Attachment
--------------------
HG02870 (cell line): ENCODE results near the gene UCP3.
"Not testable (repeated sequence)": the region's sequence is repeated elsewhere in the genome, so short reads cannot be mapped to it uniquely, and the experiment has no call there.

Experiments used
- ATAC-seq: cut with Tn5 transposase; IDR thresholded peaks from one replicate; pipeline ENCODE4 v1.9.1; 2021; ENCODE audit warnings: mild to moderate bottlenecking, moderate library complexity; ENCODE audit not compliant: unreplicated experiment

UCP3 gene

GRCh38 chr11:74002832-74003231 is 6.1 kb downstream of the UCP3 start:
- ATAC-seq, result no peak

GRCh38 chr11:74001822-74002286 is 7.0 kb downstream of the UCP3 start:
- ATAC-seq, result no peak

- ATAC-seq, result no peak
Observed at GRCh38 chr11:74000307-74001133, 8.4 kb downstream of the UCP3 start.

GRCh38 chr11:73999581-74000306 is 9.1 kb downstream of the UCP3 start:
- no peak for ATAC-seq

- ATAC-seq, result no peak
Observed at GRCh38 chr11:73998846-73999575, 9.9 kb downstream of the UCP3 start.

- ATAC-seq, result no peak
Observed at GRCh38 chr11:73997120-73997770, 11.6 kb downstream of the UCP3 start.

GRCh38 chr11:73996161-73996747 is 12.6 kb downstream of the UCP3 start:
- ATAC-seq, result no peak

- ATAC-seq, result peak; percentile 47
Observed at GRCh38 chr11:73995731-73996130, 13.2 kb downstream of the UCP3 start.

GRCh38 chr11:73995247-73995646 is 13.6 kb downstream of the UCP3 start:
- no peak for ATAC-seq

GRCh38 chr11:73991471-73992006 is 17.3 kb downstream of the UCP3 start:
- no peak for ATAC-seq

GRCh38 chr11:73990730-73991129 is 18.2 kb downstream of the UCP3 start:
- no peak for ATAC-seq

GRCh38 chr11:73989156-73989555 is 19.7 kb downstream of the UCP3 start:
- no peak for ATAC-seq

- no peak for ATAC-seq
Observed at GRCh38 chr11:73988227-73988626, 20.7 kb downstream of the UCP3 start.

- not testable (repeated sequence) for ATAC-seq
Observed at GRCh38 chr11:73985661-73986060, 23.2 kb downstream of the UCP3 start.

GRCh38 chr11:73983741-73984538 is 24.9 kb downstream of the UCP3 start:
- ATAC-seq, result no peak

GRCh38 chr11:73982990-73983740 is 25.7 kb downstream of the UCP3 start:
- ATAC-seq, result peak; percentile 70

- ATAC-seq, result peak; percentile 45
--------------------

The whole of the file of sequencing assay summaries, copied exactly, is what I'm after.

HG02870 (cell line): ENCODE results near the gene UCP3.
"Not testable (repeated sequence)": the region's sequence is repeated elsewhere in the genome, so short reads cannot be mapped to it uniquely, and the experiment has no call there.

Experiments used
- ATAC-seq: cut with Tn5 transposase; IDR thresholded peaks from one replicate; pipeline ENCODE4 v1.9.1; 2021; ENCODE audit warnings: mild to moderate bottlenecking, moderate library complexity; ENCODE audit not compliant: unreplicated experiment

UCP3 gene

GRCh38 chr11:74002832-74003231 is 6.1 kb downstream of the UCP3 start:
- ATAC-seq, result no peak

GRCh38 chr11:74001822-74002286 is 7.0 kb downstream of the UCP3 start:
- ATAC-seq, result no peak

- ATAC-seq, result no peak
Observed at GRCh38 chr11:74000307-74001133, 8.4 kb downstream of the UCP3 start.

GRCh38 chr11:73999581-74000306 is 9.1 kb downstream of the UCP3 start:
- no peak for ATAC-seq

- ATAC-seq, result no peak
Observed at GRCh38 chr11:73998846-73999575, 9.9 kb downstream of the UCP3 start.

- ATAC-seq, result no peak
Observed at GRCh38 chr11:73997120-73997770, 11.6 kb downstream of the UCP3 start.

GRCh38 chr11:73996161-73996747 is 12.6 kb downstream of the UCP3 start:
- ATAC-seq, result no peak

- ATAC-seq, result peak; percentile 47
Observed at GRCh38 chr11:73995731-73996130, 13.2 kb downstream of the UCP3 start.

GRCh38 chr11:73995247-73995646 is 13.6 kb downstream of the UCP3 start:
- no peak for ATAC-seq

GRCh38 chr11:73991471-73992006 is 17.3 kb downstream of the UCP3 start:
- no peak for ATAC-seq

GRCh38 chr11:73990730-73991129 is 18.2 kb downstream of the UCP3 start:
- no peak for ATAC-seq

GRCh38 chr11:73989156-73989555 is 19.7 kb downstream of the UCP3 start:
- no peak for ATAC-seq

- no peak for ATAC-seq
Observed at GRCh38 chr11:73988227-73988626, 20.7 kb downstream of the UCP3 start.

- not testable (repeated sequence) for ATAC-seq
Observed at GRCh38 chr11:73985661-73986060, 23.2 kb downstream of the UCP3 start.

GRCh38 chr11:73983741-73984538 is 24.9 kb downstream of the UCP3 start:
- ATAC-seq, result no peak

GRCh38 chr11:73982990-73983740 is 25.7 kb downstream of the UCP3 start:
- ATAC-seq, result peak; percentile 70

- ATAC-seq, result peak; percentile 45